Monday, December 28, 2009

Holiday Retail Sales Fantasies

The stock market had an early boost from a report on Bloomberg News issued by an affiliate of Mastercard that holiday retail sales were estimated to be up 3.6% vs. last year.  After adjusting for the extra day between Thanksgiving and Christmas this year, implied sales would be up 1% vs. a year earlier.

To be blunt, I will say that Mastercard's projection is b.s.  But that's just me.  Here's what Howard Davidowitz, a leading expert on the retail industry has to say:  "the consumer is in the tank!" Please watch the interview below of the always lively and engaging Davidowitz from this morning - here are his key points:

- up 3.6% - "if it's real, and of course I don't believe it is" -  is really 1% after you account for the extra day this year

- 60-70% of all same-store sales will be negative, leading Davidowitz to forecast sales to actually be down 1% this holiday season

- online slaes have been very strong this year but are only 4% of retail sales

- mall-based retail/dept store stores lost market share to the discount chains

Not surprisingly, I agree with everything Davidowitz has to say. There is just no way in hell the consumer would be spending more this year, given that unemployment is over 3% higher than last year, the consumer has significantly less access to credit and home equity wealth is trillions lower this year.

Anectdotally, I don't know anyone who did not cut back on gift-giving this year. Furthermore, the huge snowstorm that paralyzed the northeast right before Christmas had to have devastated mall-based sales, even if it had the effect of increasing online sales.

We all know how Wall Street and the Government manipulate and "adjust" numbers. We'll have a much better feel for what really happened between Turkey Day and X-mas on January 7th, when retailers report December sales.  I also expect to see several large retailers file bankruptcy or announce restructurings of some kind, including another round of massive layoffs, during the first quarter of 2010. Zales - the nations largest jewelry retailer - kicked things off over the weekend by announcing that they had hired an finacial advisor to explore restructuring options.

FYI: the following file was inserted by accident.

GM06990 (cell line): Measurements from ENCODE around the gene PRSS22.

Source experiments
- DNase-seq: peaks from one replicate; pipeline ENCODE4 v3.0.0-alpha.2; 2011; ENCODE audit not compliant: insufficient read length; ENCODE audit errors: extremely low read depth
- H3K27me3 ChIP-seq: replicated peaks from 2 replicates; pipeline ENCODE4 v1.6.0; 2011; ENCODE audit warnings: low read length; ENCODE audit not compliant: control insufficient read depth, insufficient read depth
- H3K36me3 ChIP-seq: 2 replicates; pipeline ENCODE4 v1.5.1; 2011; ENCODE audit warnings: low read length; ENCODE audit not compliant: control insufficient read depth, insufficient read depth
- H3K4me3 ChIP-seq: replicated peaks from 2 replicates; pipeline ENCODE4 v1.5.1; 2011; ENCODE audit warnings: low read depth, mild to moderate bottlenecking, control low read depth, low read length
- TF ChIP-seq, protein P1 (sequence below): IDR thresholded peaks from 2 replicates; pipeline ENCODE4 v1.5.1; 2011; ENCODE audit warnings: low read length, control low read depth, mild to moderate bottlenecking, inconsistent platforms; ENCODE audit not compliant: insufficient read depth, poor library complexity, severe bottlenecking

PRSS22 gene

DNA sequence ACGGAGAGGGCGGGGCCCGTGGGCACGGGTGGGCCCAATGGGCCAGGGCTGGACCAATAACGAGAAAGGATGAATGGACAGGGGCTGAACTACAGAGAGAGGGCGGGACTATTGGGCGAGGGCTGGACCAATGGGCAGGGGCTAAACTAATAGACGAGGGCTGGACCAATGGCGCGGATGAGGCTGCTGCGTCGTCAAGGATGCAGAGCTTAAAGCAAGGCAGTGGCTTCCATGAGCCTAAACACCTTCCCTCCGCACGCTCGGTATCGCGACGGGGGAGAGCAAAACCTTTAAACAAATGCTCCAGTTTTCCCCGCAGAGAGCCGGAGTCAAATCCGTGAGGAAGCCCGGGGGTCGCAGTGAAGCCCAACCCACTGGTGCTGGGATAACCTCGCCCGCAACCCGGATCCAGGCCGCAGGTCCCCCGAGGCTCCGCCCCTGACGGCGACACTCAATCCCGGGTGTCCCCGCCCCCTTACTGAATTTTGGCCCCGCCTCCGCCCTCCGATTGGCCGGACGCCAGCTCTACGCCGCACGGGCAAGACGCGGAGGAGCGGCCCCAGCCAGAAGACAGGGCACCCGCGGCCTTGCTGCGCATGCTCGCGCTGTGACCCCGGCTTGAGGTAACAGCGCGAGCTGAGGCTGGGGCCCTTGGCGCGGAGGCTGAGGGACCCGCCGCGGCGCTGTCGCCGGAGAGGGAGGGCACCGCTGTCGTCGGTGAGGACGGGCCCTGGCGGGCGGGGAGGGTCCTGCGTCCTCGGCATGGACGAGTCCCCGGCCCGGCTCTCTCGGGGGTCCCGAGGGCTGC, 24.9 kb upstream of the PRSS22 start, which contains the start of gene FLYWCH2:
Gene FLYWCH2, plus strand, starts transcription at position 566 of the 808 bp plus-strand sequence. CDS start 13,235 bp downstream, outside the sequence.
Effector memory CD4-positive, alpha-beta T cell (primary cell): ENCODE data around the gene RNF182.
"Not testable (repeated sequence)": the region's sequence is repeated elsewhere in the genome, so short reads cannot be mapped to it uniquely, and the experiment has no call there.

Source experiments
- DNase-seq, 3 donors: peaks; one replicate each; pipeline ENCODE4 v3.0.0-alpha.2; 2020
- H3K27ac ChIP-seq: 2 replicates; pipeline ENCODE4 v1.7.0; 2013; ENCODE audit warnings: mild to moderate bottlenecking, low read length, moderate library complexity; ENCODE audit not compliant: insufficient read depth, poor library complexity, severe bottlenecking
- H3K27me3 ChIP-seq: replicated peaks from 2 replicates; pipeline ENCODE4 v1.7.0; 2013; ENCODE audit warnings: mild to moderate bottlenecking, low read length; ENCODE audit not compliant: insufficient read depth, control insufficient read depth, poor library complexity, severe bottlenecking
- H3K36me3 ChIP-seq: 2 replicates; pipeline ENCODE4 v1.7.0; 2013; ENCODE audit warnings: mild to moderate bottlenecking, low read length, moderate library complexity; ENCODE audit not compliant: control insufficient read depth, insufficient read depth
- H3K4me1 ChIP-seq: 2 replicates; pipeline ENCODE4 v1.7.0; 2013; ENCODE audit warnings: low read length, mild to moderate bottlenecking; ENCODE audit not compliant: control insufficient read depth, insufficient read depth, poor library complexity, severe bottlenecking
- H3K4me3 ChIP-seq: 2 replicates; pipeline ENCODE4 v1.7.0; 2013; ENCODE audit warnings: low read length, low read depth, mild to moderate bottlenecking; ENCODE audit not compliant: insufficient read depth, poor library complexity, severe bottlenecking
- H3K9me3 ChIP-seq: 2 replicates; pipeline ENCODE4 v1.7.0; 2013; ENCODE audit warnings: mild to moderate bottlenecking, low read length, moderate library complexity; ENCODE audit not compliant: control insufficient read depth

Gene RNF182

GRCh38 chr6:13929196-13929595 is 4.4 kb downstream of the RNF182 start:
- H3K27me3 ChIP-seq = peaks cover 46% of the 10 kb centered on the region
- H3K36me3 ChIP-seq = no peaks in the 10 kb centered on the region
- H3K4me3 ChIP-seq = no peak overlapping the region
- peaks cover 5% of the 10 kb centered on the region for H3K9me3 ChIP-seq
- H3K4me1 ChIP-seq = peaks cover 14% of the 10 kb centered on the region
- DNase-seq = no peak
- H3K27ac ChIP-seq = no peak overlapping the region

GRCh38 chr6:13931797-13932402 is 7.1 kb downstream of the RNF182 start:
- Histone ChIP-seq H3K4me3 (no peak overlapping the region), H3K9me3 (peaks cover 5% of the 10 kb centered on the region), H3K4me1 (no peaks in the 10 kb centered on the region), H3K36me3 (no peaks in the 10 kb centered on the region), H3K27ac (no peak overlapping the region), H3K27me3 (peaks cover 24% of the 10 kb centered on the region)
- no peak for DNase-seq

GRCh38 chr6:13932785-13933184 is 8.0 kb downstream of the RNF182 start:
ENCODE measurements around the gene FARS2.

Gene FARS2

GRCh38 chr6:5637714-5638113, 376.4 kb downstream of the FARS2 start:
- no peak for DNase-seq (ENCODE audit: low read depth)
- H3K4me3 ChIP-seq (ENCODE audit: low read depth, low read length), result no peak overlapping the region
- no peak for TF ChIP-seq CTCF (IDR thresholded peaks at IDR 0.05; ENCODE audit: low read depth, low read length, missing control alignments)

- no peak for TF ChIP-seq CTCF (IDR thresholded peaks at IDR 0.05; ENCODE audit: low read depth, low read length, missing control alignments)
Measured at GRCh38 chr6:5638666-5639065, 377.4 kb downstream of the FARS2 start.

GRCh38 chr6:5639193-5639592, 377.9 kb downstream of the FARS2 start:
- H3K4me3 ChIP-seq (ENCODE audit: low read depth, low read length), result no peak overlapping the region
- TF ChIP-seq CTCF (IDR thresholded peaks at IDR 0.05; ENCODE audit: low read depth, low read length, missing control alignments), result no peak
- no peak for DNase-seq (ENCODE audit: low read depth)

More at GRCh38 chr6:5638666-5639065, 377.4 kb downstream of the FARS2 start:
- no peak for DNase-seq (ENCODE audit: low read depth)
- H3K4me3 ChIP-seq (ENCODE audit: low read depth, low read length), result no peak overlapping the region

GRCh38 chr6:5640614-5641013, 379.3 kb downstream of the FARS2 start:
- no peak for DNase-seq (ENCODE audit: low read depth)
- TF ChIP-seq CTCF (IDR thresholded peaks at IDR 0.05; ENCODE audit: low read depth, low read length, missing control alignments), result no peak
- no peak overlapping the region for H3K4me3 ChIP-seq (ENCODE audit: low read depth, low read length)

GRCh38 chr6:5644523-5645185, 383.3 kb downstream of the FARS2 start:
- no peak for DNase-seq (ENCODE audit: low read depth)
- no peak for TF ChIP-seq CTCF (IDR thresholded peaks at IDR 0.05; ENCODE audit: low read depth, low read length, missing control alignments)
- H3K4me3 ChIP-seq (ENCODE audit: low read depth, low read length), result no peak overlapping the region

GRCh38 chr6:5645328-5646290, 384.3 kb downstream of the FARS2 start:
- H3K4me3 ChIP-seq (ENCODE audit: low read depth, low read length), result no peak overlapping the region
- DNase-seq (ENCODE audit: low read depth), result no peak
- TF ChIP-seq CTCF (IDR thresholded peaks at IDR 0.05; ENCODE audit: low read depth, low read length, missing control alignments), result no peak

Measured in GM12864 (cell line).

1. One other issue (at least): I think gasoline sales are included in retail sales (who the heck knows now when the govt sticks its arbitrary finger in so much). Gasoline last December was (unleaded contract) just over a dollar while this year just under $2.

  2. Of course retail sales were up 3.6% just as the third quarter GDP was up 3.5%. I mean, who believes this BS? Only people who follow the mainstream media whose only purpose these days is to broadcast the official, status quo information. Newspapers and magazines used to be professional, nowadays the only way to get the real news is to read it from blogs (like this one). If one looks at the 3.6 figure, the only logical conclusion is that credit card transactions were up, which doesn't necessarily mean that retail sales in whole were up.

  3. I, too was surprised to hear the 'news', given what I have experienced in my town and in my travels.

    This dates from a week before Christmas:

    We spent significantly less, not (thankfully) due to unemployment, but to the fact that we want to hang on to cash, pay down debt more quickly, etc. I can't imagine we were alone.

    It was our best Christmas ever, hands down. Ditto for the rest of the family.

    The discounts were applied early by the retailers, and I didn't see anything go out of stock anywhere.

    Again, my views are ground-level, but I do know something of the retail world.

    It could have been much worse, but it was still a pretty tough environment.

  4. But the housing market is doing better! Maybe they're spending less on gifts because they're all buying homes now.